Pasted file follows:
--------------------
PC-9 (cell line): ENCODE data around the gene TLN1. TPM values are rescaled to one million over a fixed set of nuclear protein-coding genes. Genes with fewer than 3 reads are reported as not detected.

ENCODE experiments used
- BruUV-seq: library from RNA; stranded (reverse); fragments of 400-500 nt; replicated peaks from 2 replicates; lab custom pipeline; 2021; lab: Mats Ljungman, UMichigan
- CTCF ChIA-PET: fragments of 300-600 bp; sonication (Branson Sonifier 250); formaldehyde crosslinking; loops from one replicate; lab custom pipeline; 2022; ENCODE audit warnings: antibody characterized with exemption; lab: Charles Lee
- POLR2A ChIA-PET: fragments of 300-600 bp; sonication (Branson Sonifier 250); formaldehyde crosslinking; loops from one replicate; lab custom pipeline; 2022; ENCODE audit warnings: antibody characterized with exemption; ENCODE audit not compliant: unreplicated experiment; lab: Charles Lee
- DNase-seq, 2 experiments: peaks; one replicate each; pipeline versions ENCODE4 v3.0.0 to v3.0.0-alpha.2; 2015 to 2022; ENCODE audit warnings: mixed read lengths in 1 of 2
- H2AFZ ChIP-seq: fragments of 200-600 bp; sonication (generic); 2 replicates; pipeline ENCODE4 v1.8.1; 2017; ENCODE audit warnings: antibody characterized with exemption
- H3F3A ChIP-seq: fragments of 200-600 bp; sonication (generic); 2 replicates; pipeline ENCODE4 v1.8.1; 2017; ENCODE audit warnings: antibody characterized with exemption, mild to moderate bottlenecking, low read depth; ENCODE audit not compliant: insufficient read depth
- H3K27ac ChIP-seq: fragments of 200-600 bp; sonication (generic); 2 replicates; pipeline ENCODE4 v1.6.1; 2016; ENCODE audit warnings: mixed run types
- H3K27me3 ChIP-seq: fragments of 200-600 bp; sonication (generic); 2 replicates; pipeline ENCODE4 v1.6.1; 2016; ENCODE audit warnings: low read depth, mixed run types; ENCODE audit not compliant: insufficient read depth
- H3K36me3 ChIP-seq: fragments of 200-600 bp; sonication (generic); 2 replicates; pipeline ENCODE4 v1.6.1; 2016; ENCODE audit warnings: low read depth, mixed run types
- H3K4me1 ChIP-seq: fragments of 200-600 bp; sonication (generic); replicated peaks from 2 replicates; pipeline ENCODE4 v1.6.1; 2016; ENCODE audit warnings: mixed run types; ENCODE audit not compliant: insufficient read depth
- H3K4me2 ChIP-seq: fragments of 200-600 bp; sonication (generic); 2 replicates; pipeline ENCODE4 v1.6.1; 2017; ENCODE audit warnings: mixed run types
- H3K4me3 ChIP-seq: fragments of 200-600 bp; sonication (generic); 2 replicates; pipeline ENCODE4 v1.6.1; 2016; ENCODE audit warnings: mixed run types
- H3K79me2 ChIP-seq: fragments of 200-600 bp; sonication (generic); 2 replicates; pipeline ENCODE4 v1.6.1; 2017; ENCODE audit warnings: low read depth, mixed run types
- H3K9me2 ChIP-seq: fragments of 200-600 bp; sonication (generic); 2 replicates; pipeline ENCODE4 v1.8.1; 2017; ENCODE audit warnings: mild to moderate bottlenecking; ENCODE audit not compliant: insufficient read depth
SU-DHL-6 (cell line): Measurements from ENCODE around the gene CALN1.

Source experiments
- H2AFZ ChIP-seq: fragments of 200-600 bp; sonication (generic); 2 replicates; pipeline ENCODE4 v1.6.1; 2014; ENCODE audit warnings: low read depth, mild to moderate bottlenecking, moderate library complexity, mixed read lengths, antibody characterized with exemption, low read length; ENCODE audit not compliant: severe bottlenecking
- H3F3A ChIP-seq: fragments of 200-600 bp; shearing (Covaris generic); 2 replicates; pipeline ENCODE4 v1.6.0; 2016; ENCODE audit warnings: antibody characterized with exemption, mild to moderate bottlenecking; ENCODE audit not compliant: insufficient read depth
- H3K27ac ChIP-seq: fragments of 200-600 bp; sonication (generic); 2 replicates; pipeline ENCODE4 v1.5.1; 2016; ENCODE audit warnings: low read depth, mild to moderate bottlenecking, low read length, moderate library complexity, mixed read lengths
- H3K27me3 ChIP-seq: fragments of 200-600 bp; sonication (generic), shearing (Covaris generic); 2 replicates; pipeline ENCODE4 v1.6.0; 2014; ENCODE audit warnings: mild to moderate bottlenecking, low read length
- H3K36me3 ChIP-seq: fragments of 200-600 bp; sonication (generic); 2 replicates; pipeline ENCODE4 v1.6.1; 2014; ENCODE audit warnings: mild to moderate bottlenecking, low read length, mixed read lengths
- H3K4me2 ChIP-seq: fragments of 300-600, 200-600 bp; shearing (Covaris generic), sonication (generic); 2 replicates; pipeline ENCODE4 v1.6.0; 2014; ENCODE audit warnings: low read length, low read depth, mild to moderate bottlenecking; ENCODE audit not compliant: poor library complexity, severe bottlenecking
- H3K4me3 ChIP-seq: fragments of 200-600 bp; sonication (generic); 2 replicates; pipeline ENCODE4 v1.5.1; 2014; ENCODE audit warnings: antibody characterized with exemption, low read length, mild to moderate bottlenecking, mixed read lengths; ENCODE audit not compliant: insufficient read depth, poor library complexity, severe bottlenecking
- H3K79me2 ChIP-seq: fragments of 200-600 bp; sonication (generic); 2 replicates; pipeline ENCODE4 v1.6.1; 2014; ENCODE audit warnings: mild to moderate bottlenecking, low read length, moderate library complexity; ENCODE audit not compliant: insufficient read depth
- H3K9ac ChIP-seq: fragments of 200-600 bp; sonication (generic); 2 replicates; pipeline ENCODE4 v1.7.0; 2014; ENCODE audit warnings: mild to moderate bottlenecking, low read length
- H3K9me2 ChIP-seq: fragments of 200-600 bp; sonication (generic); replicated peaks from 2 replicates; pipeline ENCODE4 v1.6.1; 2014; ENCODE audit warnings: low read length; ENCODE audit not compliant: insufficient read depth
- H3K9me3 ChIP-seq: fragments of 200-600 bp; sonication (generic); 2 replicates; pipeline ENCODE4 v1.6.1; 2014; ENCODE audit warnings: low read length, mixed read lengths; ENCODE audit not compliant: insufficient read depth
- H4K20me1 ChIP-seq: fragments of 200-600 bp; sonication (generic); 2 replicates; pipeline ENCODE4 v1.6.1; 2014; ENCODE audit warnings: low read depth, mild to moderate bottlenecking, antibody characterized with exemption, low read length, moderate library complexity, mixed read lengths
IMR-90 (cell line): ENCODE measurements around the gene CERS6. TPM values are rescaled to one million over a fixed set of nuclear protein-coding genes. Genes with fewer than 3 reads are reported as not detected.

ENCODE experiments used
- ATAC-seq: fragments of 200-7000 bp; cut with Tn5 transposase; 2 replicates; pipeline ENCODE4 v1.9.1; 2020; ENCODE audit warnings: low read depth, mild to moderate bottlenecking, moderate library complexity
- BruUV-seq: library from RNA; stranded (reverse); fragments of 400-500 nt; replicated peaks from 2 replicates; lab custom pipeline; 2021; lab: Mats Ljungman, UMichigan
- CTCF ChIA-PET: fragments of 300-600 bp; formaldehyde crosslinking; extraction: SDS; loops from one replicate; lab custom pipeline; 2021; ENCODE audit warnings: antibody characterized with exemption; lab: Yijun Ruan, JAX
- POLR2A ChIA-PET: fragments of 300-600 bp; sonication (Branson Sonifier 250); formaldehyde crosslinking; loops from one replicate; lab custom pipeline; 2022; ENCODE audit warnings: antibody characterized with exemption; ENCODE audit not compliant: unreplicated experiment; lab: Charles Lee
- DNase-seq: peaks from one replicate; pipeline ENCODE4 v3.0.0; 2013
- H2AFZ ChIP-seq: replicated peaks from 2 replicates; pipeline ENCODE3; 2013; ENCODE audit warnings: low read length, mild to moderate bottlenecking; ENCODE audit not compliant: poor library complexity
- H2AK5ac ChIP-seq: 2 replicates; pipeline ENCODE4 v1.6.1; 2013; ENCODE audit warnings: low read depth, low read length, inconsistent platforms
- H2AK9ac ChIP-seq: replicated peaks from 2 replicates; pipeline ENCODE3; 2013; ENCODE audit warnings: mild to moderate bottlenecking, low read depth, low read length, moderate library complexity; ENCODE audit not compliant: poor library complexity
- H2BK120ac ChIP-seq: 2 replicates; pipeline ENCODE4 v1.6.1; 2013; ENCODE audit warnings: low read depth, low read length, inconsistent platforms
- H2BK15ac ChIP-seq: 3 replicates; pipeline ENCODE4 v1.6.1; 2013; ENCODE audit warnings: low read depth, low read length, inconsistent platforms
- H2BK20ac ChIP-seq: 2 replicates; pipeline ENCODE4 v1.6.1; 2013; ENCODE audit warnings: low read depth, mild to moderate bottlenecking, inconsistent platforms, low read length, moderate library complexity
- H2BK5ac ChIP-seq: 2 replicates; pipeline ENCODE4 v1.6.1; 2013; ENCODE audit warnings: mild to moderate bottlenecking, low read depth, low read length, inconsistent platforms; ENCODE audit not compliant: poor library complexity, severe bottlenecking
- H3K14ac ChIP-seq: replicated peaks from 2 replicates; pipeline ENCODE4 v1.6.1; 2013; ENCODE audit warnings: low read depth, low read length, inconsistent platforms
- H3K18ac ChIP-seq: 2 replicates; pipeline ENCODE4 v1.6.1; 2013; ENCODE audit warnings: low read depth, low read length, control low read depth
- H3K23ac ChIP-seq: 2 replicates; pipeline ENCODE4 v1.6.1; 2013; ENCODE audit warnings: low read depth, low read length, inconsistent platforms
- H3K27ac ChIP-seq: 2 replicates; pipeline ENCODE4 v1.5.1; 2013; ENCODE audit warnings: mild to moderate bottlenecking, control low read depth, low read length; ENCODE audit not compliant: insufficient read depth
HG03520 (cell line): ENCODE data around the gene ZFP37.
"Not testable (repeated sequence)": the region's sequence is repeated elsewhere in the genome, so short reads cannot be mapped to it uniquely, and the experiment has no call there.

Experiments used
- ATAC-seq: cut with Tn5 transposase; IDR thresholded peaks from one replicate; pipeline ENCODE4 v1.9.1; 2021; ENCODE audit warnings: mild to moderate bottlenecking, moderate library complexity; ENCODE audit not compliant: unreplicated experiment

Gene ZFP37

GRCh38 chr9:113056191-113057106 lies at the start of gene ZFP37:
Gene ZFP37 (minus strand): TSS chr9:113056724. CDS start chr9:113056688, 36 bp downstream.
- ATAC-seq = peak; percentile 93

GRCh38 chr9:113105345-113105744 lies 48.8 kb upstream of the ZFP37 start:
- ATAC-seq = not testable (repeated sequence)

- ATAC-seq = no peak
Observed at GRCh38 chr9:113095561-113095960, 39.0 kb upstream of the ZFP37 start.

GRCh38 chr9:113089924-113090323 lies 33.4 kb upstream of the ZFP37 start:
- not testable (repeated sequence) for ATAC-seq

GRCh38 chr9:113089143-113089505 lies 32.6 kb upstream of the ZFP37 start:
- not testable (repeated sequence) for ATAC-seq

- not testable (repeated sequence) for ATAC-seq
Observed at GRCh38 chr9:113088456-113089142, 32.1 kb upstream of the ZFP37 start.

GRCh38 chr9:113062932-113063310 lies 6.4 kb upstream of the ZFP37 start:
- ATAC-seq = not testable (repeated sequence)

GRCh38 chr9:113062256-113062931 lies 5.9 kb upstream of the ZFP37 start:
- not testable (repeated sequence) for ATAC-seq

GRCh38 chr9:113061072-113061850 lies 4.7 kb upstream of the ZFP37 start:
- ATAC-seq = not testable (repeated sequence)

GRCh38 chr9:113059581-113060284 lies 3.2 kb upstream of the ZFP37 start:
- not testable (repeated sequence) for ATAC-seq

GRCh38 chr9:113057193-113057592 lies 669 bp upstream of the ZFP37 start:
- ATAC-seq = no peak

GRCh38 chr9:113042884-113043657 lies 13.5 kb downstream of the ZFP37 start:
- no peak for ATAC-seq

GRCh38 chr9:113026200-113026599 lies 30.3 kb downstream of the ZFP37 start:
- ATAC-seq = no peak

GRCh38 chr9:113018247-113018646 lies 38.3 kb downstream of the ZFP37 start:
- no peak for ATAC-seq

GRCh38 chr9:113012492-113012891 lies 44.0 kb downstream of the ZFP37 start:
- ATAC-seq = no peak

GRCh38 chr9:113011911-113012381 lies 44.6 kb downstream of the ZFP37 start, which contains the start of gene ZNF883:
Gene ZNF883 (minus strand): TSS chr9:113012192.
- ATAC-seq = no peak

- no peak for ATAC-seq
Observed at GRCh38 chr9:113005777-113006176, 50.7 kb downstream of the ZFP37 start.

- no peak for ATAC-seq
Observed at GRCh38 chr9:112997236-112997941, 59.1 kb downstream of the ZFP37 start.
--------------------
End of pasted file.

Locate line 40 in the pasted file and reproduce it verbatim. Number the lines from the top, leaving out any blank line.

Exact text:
- H2AK9ac ChIP-seq: replicated peaks from 2 replicates; pipeline ENCODE3; 2013; ENCODE audit warnings: mild to moderate bottlenecking, low read depth, low read length, moderate library complexity; ENCODE audit not compliant: poor library complexity